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Colmars-les-Alpes - La Chapelle (Parc des Ecrins)
From Fossils to Glaciers

Tour Summary


This route was a A to B tour of 5 days and 280 km's from Colmars-les-Alpes to La Chapelle in the Ecrins national park. It consisted mainly of quiet lanes and backroutes in the Southern Alps via the geological park around Dignes Les Bains before reaching the spectacular high monutains and glaciers of the Ecrins National park



Commentary & Photos

Colmars-les Alpes is a wonderful old medieval town set in the Verdon valley. In winter it is a valley dedicated to winter sports - in summer it turns into a perfect combination of mountain scenery and Provencal lifestyle. We were staying in the town for two weeks with a 5 day break in the middle to ride to La Chapelle en Valgaudemar to visit some relatives.

The area has many cyclists in summer and has been on the tour de france route on many occassions. The attraction being the climb over Col d'allos at the head of the valley.

For the mad keen cyclist there is one of the finest day loop rides in the Alps - and it starts from Colmars. The Col D'allos, Col de la Cayolle and the Col des Champs can all be ridden in a sngle day loop. The route is 108 km and climbs a total of 3500m. All the climbing is on the three cols. The route can be undertaken in either direction but our personal preference is clockwise taking in Col D'allos early in the morning before the traffic becomes too busy. Col de La Cayolle and Col des Champs are both quiet through the whole day. In particular the views and mountain scenery throughout the Col de La Cayolle are breathtaking.


The city walls and church of Colmars



Our route started out on a afternoon following one of those leisurely French lunches with Isa's family. A cafe to liven up the legs and we were away for a lovely gentle warm up descending from Colmars towards Thorame Haute. At Thorame-Haute we left the main D908 road and turned in the direction of Thorame-Basse. The first and only challenge of the day was the Col du Défend (a little over a 1200m), which links the small villages of Lambruisse and Tartonne. The road was small and quiet, sheep were dotted all around and gosh, our bellies were far too full for cycling in the full sun of Provence!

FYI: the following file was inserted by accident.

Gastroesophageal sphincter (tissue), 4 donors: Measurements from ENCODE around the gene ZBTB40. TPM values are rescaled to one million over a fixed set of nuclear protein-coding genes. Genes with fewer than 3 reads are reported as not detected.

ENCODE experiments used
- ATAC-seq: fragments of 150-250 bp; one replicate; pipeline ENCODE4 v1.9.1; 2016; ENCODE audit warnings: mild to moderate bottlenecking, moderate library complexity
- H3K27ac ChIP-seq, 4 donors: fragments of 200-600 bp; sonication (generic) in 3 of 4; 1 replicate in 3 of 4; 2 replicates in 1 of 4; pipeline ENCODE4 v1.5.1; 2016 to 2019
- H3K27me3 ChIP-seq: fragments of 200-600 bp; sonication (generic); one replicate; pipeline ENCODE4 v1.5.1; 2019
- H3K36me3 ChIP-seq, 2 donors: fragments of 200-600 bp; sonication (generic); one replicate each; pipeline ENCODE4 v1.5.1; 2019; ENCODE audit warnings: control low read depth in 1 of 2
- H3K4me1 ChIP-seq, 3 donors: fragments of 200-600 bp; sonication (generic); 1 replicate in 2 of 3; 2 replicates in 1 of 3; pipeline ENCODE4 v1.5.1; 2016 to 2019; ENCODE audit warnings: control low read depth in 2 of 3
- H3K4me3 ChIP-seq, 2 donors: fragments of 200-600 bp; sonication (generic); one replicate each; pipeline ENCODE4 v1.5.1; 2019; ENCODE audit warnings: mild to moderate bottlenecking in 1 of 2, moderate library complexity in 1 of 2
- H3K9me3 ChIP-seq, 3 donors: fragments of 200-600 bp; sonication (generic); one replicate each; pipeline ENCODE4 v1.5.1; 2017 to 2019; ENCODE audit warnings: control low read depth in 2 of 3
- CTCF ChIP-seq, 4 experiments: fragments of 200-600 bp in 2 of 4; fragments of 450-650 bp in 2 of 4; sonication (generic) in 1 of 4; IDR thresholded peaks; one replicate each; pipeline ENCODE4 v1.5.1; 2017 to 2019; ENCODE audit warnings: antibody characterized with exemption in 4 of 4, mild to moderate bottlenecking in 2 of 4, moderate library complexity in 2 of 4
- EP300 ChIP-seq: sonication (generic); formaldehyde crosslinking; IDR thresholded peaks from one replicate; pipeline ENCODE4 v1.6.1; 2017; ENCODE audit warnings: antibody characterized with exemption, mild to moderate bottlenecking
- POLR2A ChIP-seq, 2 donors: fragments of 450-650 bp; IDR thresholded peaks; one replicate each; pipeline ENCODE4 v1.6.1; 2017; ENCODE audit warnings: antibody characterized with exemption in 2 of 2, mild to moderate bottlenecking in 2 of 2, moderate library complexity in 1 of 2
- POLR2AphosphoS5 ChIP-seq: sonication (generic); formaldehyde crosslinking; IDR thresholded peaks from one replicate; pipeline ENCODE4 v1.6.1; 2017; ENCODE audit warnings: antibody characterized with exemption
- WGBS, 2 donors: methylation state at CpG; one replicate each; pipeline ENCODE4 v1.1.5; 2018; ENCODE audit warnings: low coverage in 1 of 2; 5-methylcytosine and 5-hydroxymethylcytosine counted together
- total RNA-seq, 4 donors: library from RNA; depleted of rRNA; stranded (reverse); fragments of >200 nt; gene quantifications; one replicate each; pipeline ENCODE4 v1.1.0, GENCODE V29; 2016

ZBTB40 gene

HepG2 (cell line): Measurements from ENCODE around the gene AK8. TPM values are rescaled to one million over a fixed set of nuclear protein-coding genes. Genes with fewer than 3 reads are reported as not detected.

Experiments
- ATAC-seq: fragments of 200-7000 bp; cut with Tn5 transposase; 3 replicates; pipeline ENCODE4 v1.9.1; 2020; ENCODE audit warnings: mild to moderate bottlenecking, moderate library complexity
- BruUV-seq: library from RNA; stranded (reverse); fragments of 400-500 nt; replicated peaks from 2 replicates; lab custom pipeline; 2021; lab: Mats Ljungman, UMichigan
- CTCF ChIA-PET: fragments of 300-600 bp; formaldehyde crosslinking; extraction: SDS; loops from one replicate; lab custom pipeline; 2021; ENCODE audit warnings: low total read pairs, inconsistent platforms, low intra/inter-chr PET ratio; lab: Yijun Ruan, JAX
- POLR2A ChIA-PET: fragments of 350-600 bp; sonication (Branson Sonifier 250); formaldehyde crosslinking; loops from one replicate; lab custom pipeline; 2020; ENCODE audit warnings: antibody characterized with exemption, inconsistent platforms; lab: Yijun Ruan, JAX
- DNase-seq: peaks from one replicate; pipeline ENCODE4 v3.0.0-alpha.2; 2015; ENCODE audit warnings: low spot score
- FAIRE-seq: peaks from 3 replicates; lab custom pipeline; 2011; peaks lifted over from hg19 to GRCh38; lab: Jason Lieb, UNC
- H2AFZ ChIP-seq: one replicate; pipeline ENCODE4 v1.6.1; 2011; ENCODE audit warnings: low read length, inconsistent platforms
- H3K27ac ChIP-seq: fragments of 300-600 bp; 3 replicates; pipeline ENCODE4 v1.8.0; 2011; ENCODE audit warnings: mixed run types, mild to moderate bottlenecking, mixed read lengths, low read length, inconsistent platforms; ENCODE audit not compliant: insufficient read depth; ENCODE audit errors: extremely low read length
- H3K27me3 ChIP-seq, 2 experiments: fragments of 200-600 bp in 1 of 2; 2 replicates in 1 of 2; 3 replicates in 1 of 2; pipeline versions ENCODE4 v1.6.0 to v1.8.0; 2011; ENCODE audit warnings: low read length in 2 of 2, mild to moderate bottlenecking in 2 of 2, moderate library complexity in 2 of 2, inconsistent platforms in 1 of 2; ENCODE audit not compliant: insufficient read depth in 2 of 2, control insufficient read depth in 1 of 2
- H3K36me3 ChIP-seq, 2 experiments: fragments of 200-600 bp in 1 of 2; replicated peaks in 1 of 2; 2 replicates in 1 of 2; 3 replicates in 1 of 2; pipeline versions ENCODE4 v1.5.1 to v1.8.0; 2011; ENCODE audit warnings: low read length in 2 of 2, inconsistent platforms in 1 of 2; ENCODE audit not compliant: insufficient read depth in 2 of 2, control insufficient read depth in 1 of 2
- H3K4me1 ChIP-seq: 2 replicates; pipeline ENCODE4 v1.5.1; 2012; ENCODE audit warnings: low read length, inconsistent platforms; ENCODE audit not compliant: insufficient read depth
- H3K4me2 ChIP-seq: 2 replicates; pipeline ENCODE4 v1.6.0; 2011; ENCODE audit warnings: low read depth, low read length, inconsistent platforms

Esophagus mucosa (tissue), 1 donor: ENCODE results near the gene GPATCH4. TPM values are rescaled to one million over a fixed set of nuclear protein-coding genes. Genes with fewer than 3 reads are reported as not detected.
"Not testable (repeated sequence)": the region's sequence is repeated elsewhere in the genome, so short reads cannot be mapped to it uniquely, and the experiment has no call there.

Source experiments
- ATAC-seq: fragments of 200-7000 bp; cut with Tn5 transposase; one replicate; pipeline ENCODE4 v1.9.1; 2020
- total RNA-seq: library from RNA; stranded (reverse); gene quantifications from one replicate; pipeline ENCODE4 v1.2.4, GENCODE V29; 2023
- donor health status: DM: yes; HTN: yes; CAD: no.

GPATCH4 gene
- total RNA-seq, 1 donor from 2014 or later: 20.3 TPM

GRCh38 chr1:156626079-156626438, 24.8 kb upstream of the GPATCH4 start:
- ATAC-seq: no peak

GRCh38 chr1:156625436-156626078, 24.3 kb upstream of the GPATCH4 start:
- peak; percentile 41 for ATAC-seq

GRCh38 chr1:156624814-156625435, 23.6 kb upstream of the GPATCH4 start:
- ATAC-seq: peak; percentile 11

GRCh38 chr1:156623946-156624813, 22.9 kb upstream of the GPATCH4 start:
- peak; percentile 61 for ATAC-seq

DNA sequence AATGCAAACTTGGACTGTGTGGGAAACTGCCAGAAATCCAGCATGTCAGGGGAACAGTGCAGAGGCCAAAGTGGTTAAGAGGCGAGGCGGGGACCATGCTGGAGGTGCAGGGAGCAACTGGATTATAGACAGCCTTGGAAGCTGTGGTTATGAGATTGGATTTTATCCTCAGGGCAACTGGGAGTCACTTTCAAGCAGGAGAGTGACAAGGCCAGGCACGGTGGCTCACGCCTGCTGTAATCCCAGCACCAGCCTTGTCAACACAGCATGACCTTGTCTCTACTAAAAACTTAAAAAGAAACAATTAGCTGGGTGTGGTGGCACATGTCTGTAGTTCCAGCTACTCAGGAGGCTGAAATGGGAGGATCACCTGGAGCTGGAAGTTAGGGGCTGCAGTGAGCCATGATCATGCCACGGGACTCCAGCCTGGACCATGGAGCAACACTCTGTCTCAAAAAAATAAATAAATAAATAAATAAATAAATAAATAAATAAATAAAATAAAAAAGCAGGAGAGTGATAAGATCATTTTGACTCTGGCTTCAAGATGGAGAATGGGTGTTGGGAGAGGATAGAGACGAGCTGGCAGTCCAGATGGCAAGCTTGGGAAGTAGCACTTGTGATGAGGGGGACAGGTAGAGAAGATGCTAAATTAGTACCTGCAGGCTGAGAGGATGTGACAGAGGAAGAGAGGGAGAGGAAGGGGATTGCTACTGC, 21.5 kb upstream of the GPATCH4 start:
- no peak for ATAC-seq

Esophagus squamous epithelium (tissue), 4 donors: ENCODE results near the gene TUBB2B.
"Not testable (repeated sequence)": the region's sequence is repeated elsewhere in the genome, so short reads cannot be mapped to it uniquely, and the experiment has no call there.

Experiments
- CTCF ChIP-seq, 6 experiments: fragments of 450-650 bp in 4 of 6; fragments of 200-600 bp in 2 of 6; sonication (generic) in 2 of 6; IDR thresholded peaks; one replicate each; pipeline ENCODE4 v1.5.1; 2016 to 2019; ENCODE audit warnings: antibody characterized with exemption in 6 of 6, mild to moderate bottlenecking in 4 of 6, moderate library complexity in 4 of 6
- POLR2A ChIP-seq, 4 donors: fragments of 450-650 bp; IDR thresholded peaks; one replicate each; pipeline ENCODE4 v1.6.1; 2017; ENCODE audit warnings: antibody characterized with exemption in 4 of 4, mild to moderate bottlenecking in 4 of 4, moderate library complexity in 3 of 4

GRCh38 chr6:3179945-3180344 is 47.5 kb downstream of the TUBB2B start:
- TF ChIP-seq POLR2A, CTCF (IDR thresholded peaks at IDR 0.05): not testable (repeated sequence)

The Col du Corobin


So instead of stopping at Dignes-Les-Bains as was planned, we prematurely stopped at Barrême campsite. Barrême is a small, slightly run down town on the Route Napoleon. However, it is a world famous name if you are a bit of a geologist or a fossil hunter. We are not geology aces, but we can tell you that Barrême gave its name to a geological age: the barremian. Barrême is the start start the Haute-Provence Geological Reserve which covers a huge area of land around Digne.

The day after, we happily left the busy N85 to climb Le Col du Corobin (visited by Le Tour in 2005). The "nappe de Digne", an autochtone layer of rock which travelled a long way, a long long time ago to cover the local mountain was shadowing us most of the time.

We spotted a few places to pick up some fossils in the grey schists bordering the road. But the area being a reserve, only picking of fossils is tolerated, no hammers allowed!